Festus High School Rocketry Club out launch nation’s top teams, will represent U.S. at International Competition in June
THE PLAINS, Va., May 15, 2017 /PRNewswire/ — Proving their impressive prowess with science, technology, engineering, and math (STEM) skills, the Festus High School of Festus, Mo., captured first prize at the Team America Rocketry Challenge’s (TARC) Final Fly-off, held Saturday near Washington, D.C. They defeated the top 100 teams from across the United States, to win the world’s largest rocket contest.
“After we won, most of us weren’t sure whether we wanted to scream or run eight miles because that’s how much energy we had,” said 16-year-old Grace Basler, who was participating in TARC for the first time.
Devin Lorenz, 24, led the team as mentor and sponsor and is also a TARC alumnus from the Festus High School TARC team that finished runner up in the 2009 Final Fly-off.
“I’m amazed,” said Lorenz. “I didn’t even consider this a possibility. We wanted to get them to TARC and make sure they had a good time. It’s just an amazing accomplishment. I’m really proud of the team.”
To achieve victory, the team Rylie Martin, 16, Ashton Croft, 15, Grace Basler, 16, Christopher Carden, 18, Cydney Breier, 18, Timothy Ruesche, 17, Ryan Brown, 17, Ed Bohnert, 17, and Joel Marler, 17, had to design and launch a rocket capable of meeting precise engineering standards and mission requirements while protecting a raw egg throughout the flight of the rocket. The top-10 teams divided more than $100,000 in scholarships; the “STEAM-y Rocketry Club” won $20,000 and a trip to the International Rocketry Challenge in June, courtesy of the Raytheon Company.
“Our Team America Rocketry Challenge winners and all the students who competed demonstrated great skill, determination and spirit today,” said Aerospace Industries Association President and CEO David F. Melcher. “We’ll be rooting for our champions to keep the international title with the U.S. for the third consecutive year. We’re very proud of all the teams that helped make TARC’s 15th anniversary a memorable one.”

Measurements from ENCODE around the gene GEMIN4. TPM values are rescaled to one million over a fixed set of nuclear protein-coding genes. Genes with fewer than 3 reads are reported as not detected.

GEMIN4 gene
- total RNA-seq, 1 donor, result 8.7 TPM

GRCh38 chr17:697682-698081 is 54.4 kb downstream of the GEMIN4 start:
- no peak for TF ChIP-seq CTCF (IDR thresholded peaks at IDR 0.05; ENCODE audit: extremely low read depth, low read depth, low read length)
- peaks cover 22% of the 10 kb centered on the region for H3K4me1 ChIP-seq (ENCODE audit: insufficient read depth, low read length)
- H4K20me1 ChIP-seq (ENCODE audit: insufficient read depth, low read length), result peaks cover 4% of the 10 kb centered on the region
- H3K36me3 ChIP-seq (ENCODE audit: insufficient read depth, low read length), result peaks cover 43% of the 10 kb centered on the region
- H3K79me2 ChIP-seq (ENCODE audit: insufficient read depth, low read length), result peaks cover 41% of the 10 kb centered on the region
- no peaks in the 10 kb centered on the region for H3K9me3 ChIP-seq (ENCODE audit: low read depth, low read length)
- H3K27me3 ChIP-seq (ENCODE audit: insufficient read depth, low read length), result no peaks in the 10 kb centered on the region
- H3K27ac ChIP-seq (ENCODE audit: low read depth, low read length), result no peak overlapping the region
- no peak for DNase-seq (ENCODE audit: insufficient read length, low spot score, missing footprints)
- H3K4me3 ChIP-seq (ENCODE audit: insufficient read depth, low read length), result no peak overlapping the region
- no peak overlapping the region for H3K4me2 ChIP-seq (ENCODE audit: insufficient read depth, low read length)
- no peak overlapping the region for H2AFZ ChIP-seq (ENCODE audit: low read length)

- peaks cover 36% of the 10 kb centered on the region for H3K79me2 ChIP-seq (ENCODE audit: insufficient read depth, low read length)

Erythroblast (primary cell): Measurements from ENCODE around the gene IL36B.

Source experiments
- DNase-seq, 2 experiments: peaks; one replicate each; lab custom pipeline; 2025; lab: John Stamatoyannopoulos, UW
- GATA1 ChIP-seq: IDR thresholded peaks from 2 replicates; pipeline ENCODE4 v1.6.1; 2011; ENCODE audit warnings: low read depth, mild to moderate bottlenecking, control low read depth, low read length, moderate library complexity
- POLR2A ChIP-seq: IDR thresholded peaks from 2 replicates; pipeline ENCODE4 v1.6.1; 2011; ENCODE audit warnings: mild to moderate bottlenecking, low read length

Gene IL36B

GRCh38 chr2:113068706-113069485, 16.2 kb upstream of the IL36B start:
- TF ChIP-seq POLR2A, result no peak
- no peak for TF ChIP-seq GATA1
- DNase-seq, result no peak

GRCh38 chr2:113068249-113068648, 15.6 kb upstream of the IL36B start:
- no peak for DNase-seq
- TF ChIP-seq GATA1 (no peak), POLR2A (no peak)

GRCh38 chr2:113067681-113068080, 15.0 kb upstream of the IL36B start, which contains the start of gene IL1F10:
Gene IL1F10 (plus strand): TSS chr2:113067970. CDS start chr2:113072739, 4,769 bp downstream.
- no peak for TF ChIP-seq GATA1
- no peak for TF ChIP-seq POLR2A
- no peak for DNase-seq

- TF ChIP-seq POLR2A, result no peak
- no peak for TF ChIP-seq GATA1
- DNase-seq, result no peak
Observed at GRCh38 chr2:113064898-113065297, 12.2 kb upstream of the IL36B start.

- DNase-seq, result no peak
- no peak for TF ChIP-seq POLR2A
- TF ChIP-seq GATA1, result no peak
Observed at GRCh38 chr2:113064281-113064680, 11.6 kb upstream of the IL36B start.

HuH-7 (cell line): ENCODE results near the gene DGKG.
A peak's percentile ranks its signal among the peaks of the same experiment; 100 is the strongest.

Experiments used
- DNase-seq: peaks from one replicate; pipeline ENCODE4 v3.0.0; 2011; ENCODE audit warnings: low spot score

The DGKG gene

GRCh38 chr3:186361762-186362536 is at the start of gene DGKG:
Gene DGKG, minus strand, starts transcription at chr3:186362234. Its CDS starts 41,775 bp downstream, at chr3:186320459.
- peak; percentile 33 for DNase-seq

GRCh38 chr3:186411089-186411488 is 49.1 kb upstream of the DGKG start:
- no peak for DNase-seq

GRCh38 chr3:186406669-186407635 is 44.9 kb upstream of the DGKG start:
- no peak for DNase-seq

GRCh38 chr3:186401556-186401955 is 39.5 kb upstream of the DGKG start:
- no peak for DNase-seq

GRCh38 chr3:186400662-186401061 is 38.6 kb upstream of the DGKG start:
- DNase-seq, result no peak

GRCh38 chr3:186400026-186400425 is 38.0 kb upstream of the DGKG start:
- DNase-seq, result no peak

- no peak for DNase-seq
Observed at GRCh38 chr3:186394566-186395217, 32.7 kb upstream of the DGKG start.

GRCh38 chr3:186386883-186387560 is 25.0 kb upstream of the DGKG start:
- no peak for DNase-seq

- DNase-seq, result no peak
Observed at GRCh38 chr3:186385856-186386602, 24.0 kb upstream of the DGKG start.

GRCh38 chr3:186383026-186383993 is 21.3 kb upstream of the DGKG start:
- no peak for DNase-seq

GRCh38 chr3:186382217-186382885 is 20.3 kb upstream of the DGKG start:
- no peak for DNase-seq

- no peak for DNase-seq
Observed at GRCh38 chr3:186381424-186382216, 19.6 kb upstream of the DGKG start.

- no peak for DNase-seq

Since 2002, more than 65,000 middle and high school students have experienced hands-on engineering through the award-winning TARC program, developing skills to assist them in careers in STEM and aerospace.
TARC, the aerospace and defense industry’s flagship STEM program, is sponsored by the Aerospace Industries Association, the National Association of Rocketry (NAR) and more than 20 industry partners, including the Raytheon Company, the Boeing Company, Lockheed Martin Corporation and Thales USA.
“This is the 12th year that Raytheon has sponsored the Team America Rocketry Challenge, and each year we find the level of individual and collective team commitment to be truly inspiring,” said Thomas A. Kennedy, Raytheon Chairman and CEO. “As the rocket scientists of tomorrow, the young competitors exude an enthusiasm that is every bit as important as their knowledge and use of STEM. Together, you see the promise of leadership for our next-generation workforce and the technology advancements of the future.”
Founded in 1919 shortly after the birth of flight, the Aerospace Industries Association is the most authoritative and influential trade association representing the nation’s leading manufacturers and suppliers of civil, military and business aircraft, helicopters, unmanned aircraft systems, space systems, aircraft engines, homeland and cybersecurity systems, materiel and related components, equipment services and information technology.
SOURCE Aerospace Industries Association